From Middle English scateren, skateren, (also schateren, see shatter), from Old English sceaterian, probably from a dialect of Old Norse. Possibly related to Proto-Indo-European *skēi-t-. Compare Middle Dutch scheteren (“to scatter”), Low German schateren, Dutch schateren (“to burst out laughing”); and is apparently remotely akin to Ancient Greek σκεδάννυμι (skedánnumi, “scatter, disperse”), [Skeat].
scatter (third-person singular simple present scatters, present participle scattering, simple past and past participle scattered)
- (ergative) To (cause to) separate and go in different directions; to disperse.
- the police scattered the crowds
- the crowd scattered
- Scatter and disperse the giddy Goths.
- (transitive) To distribute loosely as by sprinkling.
- Her ashes were scattered at the top of a waterfall.
- Why should my muse enlarge on Libyan swains, / Their scattered cottages, and ample plains?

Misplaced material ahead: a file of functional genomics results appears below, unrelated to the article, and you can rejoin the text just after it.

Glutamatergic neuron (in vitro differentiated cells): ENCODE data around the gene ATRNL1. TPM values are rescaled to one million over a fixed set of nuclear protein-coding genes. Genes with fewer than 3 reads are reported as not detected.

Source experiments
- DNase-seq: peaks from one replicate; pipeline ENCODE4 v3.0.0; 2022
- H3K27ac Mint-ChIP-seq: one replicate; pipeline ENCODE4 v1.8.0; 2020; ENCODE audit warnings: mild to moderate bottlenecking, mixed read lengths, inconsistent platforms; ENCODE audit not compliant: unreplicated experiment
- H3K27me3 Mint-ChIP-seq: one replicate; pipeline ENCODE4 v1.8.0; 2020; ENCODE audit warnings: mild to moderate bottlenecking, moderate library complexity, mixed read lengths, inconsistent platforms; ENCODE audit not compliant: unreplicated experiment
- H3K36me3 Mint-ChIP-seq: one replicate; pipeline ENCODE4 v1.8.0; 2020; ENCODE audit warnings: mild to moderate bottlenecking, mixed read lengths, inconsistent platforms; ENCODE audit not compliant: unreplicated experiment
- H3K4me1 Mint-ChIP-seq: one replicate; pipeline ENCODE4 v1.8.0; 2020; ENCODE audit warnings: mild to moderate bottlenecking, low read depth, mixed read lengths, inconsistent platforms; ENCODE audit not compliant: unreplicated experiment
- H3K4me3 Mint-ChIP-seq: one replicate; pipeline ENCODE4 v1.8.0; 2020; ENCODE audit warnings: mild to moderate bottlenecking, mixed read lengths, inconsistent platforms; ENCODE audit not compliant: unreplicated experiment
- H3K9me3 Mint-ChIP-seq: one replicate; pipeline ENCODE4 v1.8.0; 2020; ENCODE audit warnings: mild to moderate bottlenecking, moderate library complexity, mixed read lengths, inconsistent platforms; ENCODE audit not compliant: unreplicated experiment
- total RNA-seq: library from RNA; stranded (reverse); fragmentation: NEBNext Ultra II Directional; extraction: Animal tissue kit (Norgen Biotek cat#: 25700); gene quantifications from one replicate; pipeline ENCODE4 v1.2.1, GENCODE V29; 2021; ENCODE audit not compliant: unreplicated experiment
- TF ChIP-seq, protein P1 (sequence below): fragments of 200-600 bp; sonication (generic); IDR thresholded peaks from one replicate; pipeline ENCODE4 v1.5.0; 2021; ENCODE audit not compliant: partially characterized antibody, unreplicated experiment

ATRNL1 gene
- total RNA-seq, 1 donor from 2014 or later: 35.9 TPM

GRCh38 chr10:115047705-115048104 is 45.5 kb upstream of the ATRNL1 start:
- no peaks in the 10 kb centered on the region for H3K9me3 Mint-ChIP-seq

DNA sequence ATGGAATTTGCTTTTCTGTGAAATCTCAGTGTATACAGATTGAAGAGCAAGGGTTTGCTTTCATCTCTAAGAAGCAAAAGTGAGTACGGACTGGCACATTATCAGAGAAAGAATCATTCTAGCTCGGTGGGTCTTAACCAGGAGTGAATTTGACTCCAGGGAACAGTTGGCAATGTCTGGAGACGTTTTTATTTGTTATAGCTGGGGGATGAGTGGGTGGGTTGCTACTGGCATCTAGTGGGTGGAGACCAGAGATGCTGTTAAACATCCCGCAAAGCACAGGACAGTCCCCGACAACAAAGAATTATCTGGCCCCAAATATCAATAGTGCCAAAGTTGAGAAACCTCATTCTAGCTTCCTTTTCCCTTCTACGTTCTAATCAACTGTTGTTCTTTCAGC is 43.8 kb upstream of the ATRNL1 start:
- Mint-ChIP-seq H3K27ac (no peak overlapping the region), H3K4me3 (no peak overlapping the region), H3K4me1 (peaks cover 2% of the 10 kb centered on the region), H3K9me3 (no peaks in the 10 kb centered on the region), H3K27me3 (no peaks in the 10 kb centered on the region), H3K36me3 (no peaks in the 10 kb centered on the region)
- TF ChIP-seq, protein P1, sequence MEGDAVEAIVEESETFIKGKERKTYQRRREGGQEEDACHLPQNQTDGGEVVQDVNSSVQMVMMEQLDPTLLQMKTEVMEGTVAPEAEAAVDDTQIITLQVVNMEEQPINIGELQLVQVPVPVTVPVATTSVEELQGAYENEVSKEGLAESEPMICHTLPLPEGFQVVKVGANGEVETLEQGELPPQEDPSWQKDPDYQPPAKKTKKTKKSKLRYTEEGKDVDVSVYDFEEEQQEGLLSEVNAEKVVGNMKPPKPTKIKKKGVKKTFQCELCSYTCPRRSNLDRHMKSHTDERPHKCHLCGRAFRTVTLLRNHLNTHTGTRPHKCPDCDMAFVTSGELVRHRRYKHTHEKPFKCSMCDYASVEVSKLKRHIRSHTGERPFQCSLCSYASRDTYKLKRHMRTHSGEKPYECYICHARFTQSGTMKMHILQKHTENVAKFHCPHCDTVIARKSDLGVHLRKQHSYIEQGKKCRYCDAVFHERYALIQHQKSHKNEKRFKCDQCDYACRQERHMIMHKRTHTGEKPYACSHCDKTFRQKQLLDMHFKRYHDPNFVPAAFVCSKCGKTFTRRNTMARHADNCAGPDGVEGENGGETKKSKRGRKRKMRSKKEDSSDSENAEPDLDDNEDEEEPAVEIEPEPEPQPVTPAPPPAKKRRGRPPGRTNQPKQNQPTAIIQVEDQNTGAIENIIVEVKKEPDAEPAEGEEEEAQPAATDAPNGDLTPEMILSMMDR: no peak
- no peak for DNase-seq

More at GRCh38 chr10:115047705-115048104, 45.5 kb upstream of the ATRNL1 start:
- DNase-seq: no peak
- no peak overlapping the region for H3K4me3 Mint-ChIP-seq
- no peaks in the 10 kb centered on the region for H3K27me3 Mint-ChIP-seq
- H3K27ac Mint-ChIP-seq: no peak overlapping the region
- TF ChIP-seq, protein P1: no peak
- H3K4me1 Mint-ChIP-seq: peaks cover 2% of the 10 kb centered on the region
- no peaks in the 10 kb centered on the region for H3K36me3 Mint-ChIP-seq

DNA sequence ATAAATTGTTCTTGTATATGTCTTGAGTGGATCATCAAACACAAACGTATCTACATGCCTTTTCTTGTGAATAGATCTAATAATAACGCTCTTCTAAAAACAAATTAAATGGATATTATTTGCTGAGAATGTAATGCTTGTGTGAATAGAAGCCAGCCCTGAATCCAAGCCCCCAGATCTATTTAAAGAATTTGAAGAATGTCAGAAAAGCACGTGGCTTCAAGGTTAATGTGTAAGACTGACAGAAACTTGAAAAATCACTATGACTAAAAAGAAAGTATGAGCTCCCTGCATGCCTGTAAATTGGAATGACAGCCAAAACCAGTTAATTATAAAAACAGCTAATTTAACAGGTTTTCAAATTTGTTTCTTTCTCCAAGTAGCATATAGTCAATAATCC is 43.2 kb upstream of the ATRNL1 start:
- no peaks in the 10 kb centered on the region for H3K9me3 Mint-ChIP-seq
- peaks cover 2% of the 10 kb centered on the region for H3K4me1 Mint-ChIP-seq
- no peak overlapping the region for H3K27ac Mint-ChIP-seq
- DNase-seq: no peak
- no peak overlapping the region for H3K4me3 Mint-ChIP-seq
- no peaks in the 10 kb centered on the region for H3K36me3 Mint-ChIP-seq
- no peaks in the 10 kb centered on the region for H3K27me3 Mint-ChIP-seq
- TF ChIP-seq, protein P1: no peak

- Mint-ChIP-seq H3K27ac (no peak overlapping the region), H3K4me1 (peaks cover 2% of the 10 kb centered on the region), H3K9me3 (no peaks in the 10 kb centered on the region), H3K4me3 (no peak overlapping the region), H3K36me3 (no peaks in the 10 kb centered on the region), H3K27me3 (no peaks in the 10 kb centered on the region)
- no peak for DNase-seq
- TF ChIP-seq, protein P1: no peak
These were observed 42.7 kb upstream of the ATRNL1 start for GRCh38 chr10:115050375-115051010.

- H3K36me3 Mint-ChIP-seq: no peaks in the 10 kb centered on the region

- (transitive, physics) To deflect (radiation or particles).
- (intransitive) To occur or fall at widely spaced intervals.
- (transitive) To frustrate, disappoint, and overthrow.
- to scatter hopes or plans
- (transitive) To be dispersed upon.
- Desiccated stalks scattered the fields.
2016, J. D. Vance, Hillbilly Elegy, page 21:
- […] its beauty is obscured by the environmental waste and loose trash that scatter the countryside.
- The translations below need to be checked and inserted above into the appropriate translation tables, removing any numbers. Numbers do not necessarily match those in definitions. See instructions at Wiktionary:Entry layout#Translations.
Translations to be checked